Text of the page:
# Solving a DC Circuit: Find I_B, V_C, V_{CE}

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In summary, we had a circuit with a DC equivalent circuit that was easy to draw. We then computed ##I_B, V_C, V_{CE}## using the given equations and obtained the relationships: $$I_C = \frac{V_{CC} - V_C}{R_C} = \frac{21 - V_C}{2k}$$ $$I_B = \frac{V_C - V_{BE}}{R_1 + R_2} = \frac{V_C - 0.7}{81k}$$ $$I_E = \frac{V_E}{R_E} = \frac{V_E}{1k}$$ Next, we related ##I_C## and ##I_B## using
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## Homework Statement

For the circuit above, draw the DC equivalent circuit.

Then compute ##I_B, V_C, V_{CE}##.

## The Attempt at a Solution

So the DC equivalent circuit was easy to draw. My concern is about the final answer. The answer given does not match the answer I've obtained and I'm wondering who is correct.

After drawing the DC circuit, I obtained the following relationships:

$$I_C = \frac{V_{CC} - V_C}{R_C} = \frac{21 - V_C}{2k}$$
$$I_B = \frac{V_C - V_{BE}}{R_1 + R_2} = \frac{V_C - 0.7}{81k}$$
$$I_E = \frac{V_E}{R_E} = \frac{V_E}{1k}$$

Now we know ##I_C = \beta I_B##, so the first and second equations can be related:

$$40I_B = \frac{21 - V_C}{2k}$$
$$I_B = \frac{V_C - 0.7}{81k}$$

Simplifying we get:

$$I_B = \frac{21 - V_C}{80k}$$
$$I_B = \frac{V_C - 0.7}{81k}$$

Solving we get:

$$\frac{21 - V_C}{80k} = \frac{V_C - 0.7}{81k}$$
$$V_C = 10.9V$$

Going back to the original equations, we see:

$$I_C = \frac{21 - V_C}{2k} = \frac{21 - 10.9}{2k} = 5.05 mA$$
$$I_B = \frac{V_C - 0.7}{81k} = \frac{10.9 - 0.7}{81k} = 0. 126 mA$$

Then we know:

$$I_E = I_C + I_B = 5.05 mA + 0.126 mA = 5.176 mA$$

From which we find:

$$I_E = \frac{V_E}{1k}$$
$$V_E = (5.176 mA)(1k) = 5.176 V$$

Hence we know:

$$V_{CE} = V_C - V_E = 10.9V - 5.176V = 5.72V$$

Now all of my analysis seems reasonable to me, but for some reason the answer is given:

$$I_B = 0.0995 mA$$
$$V_C = 12.8 V$$
$$V_{CE} = 8.76 V$$

This answer does not match mine whatsoever. Have I done something wrong?

EDIT: Here is a picture of the analysis given in the answer:

This doesn't look right:
Zondrina said:
$$I_B = \frac{V_C - V_{BE}}{R_1 + R_2} = \frac{V_C - 0.7}{81k}$$

I didn't check the rest. I think the solution you were given is correct.

You have the two equations in three unknowns ##I_C = \beta I_B,I_C + I_B = I_E##, so find a third using KVL and your knowledge of ##V_\mathrm{BE}##.

When you calculated IB you did not take into account the fact that the emitter is not at ground potential, but has some potential VE due to the emitter resistor carrying current (IB and IC).Edit: Oops! Beaten to the punch by milesyoung!

So I have the two equations:

$$I_C = \beta I_B$$
$$I_E = I_C + I_B$$

That connection from the collector to the base is what's causing a little bit of confusion. Why do they write ##I_C + I_B = I_E## in the spot where usually they write ##I_C##? In other words, why are they saying ##I_E## flows through ##R_C##? If I understood this, then everything else is clear.

Zondrina said:
Why do they write ##I_C + I_B = I_E## in the spot where usually they write ##I_C##?
Consider where the base current comes from in this circuit compared to the ones you're used to.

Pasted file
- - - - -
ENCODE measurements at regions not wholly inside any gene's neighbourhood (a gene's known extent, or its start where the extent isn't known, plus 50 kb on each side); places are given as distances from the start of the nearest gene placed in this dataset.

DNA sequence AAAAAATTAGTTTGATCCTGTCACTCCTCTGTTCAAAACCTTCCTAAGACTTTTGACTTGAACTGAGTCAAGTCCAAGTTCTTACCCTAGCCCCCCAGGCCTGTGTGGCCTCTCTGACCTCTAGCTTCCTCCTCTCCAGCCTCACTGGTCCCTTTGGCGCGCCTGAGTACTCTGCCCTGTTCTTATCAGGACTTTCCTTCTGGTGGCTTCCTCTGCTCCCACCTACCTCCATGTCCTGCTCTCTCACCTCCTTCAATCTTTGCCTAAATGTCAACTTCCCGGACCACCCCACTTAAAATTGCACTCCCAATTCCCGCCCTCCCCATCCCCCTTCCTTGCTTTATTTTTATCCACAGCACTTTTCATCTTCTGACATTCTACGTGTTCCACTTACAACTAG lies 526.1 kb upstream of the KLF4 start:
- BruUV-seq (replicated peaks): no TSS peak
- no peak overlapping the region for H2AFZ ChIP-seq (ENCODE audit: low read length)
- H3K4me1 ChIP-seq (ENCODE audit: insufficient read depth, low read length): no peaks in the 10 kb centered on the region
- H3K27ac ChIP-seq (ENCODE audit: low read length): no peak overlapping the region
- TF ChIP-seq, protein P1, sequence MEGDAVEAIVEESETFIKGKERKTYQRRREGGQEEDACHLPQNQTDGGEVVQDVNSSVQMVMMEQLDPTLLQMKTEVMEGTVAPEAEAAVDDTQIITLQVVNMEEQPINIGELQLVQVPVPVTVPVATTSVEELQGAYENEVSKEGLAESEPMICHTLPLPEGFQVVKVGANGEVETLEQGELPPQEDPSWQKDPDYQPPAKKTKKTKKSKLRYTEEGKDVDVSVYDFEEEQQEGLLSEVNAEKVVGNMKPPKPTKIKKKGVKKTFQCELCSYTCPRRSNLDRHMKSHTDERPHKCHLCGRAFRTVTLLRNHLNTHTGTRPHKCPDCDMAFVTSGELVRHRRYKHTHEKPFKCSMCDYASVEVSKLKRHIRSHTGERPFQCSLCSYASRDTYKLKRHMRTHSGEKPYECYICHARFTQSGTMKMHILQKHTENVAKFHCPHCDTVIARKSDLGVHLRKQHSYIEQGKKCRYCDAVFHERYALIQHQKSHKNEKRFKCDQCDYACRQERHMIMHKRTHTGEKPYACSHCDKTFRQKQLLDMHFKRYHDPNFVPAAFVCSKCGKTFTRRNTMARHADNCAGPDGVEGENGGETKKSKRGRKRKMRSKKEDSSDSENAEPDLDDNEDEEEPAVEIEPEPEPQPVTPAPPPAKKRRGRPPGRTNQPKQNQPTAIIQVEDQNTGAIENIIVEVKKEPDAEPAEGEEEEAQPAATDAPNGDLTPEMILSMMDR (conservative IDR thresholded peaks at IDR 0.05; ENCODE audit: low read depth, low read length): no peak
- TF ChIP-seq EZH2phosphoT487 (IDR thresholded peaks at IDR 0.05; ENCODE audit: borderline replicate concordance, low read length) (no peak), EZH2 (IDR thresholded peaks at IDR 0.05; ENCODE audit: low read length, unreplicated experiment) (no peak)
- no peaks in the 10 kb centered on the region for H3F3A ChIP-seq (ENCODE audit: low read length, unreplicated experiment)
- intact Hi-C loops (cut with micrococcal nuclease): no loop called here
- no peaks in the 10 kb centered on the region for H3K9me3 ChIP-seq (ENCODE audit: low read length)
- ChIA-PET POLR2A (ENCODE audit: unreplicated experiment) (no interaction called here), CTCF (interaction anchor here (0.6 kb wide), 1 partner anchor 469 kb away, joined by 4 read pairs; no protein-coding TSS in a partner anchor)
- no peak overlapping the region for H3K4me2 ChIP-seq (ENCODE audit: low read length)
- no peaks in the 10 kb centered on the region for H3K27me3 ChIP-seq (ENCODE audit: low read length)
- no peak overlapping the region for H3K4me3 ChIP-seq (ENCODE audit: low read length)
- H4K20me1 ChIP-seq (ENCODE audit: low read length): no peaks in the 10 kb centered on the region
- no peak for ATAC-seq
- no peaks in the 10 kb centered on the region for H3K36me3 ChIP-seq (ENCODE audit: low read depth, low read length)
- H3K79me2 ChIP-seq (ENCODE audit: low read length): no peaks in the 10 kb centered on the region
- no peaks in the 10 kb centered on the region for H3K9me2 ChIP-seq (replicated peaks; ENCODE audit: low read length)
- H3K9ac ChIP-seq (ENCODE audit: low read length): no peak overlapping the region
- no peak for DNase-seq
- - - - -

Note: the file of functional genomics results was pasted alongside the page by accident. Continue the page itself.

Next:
Maybe think of it this way: The emitter current flows down through ##R_C##, splits into ##I_B## and ##I_C##, and then forms up as ##I_E## again through ##R_E##.

Maybe a picture to help?

I see how I'm supposed to think about the current "breaking up" now. Pictures are worth a million words.

Thank you so much to both of you. That one connection threw me off my usual thinking. So:

$$-21V + I_ER_C + I_B(R_1 + R_2) + 0.7V + I_ER_E = 0$$
$$I_ER_C + I_B(R_1 + R_2) + I_ER_E = 20.3V$$

Then using ##I_E = (\beta + 1)I_B##:

$$I_B(R_1 + R_2) + (\beta + 1)I_B(R_C + R_E) = 20.3V$$

The rest of the analysis follows.

## 1. How do I calculate the base current (IB) in a DC circuit?

To calculate the base current in a DC circuit, you can use Ohm's Law (I = V/R) or Kirchhoff's Current Law (sum of currents entering and leaving a node is equal to zero). Alternatively, you can use the formula IB = (IC/β), where β is the current gain of the transistor.

## 2. What is the significance of VC in a DC circuit?

VC (collector voltage) is important in a DC circuit as it determines the amount of voltage dropped across the collector resistor and the output voltage of the circuit. It also affects the operating point of the transistor and can help determine its amplification capabilities.

## 3. How do I find the voltage across the collector-emitter (VCE) in a DC circuit?

The voltage across the collector-emitter can be calculated by subtracting the voltage at the base (VB) from the voltage at the collector (VC). Alternatively, you can use Ohm's Law (V = IR) or Kirchhoff's Voltage Law (sum of voltages in a closed loop is equal to zero) to find VCE.

## 4. What factors affect the values of IB, VC, and VCE in a DC circuit?

The values of IB, VC, and VCE are affected by various factors such as the values of the resistors in the circuit, the voltage and current sources, the type of transistor used, and the circuit topology. Temperature and other external conditions can also affect these values.

## 5. Can I use the same method to solve for IB, VC, and VCE in all types of DC circuits?

While the general principles and formulas for calculating IB, VC, and VCE apply to all DC circuits, the specific calculations may vary depending on the complexity and components of the circuit. It is important to carefully analyze the circuit and use the appropriate equations and techniques to accurately solve for these values.

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